Friday, November 06, 2015

Crimes Against Humanity

"[The Assad regime is implicated in an] insidious black market] to exploit Syrians searching for family members within Syria's] widespread and systematic enforced disappearances."
"As well as shattering lives, disappearances are driving a black market economy of bribery which trades in the suffering of families who have lost a loved one."
Philip Luther, Middle East program director, Amnesty International

Amnesty International is now accusing the Syrian President and his regime of collecting hundreds of thousands of dollars from Syrians desperate to discover what has become of their family members through mysterious disappearances. An increase over the past several years of forced disappearances are now held to be geared toward financial gain. Also involved are people manipulating events to settle scores between themselves, turning neighbours in to authorities.

Missing are opponents of the government of Bashar al-Assad, held in crowded squalid government-affiliated facilities. The premises are noted for torture and executions. At lest 65,000 people, inclusive of 58,000 civilians, have 'disappeared' throughout the years of the civil war where a quarter-million Syrians are held to have died, and eleven million displaced, four million outside the country's borders.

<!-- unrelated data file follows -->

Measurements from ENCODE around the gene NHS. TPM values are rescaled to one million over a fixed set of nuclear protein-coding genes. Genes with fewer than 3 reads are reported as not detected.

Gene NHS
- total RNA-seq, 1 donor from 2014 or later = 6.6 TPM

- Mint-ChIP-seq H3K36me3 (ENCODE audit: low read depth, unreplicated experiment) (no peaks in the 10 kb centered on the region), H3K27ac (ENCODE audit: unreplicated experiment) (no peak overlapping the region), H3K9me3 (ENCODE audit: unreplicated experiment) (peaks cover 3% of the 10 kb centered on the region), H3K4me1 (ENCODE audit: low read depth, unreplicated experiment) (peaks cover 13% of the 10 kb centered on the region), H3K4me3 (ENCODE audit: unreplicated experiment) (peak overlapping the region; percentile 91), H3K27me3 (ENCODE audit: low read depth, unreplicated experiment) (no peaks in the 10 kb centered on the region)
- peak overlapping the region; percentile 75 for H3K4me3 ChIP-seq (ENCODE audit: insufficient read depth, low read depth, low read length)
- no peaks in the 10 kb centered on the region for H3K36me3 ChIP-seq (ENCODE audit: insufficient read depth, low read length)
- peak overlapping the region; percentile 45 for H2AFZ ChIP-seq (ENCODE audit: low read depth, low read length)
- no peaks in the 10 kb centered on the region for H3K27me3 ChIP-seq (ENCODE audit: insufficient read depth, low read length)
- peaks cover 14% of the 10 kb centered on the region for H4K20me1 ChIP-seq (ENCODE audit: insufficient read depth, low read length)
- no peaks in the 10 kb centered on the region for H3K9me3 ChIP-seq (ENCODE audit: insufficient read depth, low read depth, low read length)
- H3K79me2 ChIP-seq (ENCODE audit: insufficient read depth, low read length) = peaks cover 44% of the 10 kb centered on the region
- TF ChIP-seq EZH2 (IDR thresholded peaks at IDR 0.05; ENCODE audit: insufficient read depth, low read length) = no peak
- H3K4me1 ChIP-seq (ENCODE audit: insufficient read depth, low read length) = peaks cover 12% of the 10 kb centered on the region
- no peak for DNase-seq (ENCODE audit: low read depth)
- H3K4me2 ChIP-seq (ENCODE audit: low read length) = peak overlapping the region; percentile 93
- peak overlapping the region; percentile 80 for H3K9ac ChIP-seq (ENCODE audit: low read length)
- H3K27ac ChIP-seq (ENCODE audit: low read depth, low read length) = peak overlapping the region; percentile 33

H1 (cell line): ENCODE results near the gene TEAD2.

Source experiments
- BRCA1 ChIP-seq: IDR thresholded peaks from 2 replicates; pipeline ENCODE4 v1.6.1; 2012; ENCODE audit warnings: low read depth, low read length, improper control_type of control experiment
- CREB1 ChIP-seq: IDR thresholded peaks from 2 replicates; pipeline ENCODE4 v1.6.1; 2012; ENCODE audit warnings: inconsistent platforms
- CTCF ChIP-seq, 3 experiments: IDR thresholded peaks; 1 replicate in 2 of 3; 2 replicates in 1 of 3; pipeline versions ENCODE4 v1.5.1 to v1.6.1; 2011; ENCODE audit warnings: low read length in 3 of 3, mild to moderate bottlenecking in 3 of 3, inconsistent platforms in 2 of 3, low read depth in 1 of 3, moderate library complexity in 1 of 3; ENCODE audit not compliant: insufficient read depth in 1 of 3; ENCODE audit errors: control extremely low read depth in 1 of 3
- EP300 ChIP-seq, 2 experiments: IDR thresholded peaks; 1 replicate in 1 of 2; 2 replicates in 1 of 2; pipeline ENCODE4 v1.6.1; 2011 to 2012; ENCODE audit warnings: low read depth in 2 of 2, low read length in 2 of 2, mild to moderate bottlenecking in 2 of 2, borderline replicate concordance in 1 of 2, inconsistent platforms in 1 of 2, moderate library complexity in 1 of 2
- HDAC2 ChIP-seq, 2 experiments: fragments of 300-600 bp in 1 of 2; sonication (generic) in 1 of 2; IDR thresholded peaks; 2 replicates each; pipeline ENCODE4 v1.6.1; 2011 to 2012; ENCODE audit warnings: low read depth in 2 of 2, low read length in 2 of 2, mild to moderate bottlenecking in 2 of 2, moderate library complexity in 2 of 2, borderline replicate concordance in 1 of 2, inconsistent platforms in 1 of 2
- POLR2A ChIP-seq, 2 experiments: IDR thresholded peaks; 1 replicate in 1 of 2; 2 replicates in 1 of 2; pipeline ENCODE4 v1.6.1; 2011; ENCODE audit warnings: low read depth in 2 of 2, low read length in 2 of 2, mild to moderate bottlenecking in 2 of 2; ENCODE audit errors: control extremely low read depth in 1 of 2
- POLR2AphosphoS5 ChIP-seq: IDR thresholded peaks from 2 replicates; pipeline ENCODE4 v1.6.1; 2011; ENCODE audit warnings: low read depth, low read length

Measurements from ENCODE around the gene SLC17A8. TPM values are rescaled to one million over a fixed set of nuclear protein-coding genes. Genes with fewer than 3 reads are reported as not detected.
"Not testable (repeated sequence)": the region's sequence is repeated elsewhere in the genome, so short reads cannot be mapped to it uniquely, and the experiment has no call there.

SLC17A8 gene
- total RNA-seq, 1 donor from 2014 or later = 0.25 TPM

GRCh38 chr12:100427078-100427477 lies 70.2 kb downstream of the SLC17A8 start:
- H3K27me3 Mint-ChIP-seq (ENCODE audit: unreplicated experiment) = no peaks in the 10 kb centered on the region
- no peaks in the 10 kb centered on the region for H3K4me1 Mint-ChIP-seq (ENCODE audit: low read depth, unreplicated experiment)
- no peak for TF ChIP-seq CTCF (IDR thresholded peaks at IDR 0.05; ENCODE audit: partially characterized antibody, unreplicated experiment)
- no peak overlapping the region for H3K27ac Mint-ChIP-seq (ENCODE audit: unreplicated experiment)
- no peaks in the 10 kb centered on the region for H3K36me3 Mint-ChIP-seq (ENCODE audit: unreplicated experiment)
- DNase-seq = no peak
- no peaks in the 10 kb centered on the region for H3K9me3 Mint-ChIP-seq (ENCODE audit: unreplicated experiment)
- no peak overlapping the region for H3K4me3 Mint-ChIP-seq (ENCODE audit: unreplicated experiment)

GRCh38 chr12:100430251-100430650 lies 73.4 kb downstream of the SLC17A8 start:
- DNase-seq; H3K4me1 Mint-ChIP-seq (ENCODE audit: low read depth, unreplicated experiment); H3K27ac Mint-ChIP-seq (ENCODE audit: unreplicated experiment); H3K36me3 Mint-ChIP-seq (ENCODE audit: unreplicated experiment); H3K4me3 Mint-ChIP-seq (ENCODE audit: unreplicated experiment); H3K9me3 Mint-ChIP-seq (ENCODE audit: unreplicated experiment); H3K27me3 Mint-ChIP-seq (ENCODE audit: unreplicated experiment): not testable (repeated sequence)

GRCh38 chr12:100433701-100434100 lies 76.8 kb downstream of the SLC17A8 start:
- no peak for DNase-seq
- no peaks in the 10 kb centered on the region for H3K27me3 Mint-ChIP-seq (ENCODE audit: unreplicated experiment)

That the government uses forced disappearances as a source of revenue reflects the reality that the Syrian economy has been massively deflated through over four years of brutal conflict. Since the start of the civil war, according to analysts, Syria's economy contracted by over half. Syrian authorities have been linked to middlemen and brokers charging huge fees to relay information on missing people.

Some people report having paid out tens of thousands in desperate attempts to find some information about the missing. Approaching authorities directly to enquire over the whereabouts of family members and friends can lead to the enquirers being detained as well, and never seen again. Detention and abduction is a method the Syrian government has put into use to effectively silence its critics.

Those detentions involve torture and when deemed suitable, extrajudicial executions.

Amnesty has called on the United Nations Security Council to take effective action, beyond calling for a halt to forced disappearances, already a resolution adopted in 2014, whose impact has been precisely nil. Security Council member Russia will be certain to express great enthusiasm over such a resolution.

Members of the Syrian armed group Liwa Thuwar al-Raqqa hold positions against the Islamic State outside Ayn al-Issa, in the countryside of Raqqa province on Oct. 17. (Alice Martins/The Washington Post)

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